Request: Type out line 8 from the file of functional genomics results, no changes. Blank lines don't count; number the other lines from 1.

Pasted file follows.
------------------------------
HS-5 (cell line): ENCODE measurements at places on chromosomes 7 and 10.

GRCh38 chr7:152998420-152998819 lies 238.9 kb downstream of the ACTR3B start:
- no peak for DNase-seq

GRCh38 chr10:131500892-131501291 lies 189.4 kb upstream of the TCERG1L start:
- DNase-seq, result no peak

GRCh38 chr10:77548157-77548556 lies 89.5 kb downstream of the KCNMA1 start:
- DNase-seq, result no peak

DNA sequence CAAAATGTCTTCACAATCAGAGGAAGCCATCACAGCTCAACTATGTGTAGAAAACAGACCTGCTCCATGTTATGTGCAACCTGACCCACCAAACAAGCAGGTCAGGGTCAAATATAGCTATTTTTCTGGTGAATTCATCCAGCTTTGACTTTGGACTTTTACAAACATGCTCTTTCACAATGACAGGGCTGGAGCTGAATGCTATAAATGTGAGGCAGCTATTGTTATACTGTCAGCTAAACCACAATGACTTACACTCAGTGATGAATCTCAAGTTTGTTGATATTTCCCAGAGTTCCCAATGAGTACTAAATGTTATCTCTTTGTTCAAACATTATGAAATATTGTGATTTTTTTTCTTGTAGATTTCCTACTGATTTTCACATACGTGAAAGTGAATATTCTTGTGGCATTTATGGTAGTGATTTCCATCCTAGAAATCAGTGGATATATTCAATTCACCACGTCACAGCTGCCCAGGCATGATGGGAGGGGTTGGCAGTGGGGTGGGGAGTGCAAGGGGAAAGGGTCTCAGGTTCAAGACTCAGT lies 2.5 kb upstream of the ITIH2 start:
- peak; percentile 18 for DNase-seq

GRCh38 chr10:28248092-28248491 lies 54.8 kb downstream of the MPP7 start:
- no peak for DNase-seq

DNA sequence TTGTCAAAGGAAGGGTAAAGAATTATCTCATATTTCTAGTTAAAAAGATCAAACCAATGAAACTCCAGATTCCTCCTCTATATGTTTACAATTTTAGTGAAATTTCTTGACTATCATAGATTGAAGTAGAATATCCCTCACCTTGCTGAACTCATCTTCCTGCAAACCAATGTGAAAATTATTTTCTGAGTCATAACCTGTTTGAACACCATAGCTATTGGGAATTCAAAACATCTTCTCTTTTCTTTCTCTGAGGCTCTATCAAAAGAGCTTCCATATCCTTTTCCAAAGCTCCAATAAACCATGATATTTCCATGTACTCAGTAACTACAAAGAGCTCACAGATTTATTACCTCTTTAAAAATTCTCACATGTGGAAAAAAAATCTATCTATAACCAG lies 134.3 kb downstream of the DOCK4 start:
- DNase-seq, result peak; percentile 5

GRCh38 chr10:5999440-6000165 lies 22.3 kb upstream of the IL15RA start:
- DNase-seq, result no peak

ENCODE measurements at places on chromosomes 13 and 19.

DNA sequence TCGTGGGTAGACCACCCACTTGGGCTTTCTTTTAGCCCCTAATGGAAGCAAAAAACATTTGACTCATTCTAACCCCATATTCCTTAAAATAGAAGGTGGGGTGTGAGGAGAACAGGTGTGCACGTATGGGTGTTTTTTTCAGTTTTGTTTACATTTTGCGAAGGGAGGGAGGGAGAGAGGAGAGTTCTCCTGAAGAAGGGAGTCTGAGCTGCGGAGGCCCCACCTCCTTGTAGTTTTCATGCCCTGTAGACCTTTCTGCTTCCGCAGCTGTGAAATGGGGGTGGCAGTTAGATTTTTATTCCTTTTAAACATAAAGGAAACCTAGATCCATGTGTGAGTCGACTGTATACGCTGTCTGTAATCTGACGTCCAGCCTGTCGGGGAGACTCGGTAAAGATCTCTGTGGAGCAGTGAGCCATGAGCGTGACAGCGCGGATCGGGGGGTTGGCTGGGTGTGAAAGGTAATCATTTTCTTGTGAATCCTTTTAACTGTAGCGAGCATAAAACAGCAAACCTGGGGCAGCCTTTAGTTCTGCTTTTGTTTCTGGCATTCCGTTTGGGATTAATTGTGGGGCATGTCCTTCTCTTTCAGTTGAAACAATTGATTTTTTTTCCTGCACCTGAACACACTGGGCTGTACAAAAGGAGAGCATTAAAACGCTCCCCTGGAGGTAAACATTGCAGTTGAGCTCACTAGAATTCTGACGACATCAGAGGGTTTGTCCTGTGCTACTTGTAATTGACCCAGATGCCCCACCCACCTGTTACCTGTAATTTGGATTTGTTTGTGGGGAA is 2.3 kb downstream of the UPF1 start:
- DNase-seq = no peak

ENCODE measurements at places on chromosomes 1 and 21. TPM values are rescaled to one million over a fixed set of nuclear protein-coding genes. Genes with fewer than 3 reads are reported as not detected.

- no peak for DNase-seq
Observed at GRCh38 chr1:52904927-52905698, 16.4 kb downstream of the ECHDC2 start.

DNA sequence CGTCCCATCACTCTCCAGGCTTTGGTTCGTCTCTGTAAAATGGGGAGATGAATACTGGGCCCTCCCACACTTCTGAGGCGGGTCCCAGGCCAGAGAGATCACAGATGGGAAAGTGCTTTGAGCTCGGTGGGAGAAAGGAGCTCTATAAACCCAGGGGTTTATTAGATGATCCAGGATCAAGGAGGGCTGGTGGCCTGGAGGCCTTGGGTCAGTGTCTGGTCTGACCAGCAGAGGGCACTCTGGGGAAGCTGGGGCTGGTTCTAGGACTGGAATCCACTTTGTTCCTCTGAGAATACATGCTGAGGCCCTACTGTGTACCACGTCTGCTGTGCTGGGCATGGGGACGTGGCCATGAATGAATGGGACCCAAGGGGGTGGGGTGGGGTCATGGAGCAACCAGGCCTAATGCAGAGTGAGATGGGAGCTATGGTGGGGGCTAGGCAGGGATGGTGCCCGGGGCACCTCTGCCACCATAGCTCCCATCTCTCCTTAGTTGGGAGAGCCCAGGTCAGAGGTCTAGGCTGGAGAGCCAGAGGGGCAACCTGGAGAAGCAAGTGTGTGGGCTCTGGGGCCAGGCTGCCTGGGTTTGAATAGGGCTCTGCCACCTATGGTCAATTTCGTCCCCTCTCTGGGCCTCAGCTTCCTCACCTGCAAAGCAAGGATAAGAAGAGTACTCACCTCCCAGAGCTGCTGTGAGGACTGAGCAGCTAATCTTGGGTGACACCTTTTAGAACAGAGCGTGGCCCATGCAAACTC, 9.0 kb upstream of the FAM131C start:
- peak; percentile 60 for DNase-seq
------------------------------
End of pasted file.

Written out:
DNA sequence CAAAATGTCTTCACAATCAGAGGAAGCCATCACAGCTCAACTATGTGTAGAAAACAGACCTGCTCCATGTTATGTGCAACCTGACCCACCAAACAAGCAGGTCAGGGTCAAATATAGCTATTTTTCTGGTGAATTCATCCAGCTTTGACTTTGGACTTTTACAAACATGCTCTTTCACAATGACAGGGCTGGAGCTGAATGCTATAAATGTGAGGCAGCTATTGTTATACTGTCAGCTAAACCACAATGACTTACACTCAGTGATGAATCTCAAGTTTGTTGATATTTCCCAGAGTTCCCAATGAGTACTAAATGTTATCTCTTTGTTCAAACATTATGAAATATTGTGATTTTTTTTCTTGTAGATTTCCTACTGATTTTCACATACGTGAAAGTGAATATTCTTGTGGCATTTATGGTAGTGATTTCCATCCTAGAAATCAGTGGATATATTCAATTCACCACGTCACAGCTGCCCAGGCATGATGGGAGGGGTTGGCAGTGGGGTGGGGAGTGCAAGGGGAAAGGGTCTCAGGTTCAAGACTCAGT lies 2.5 kb upstream of the ITIH2 start: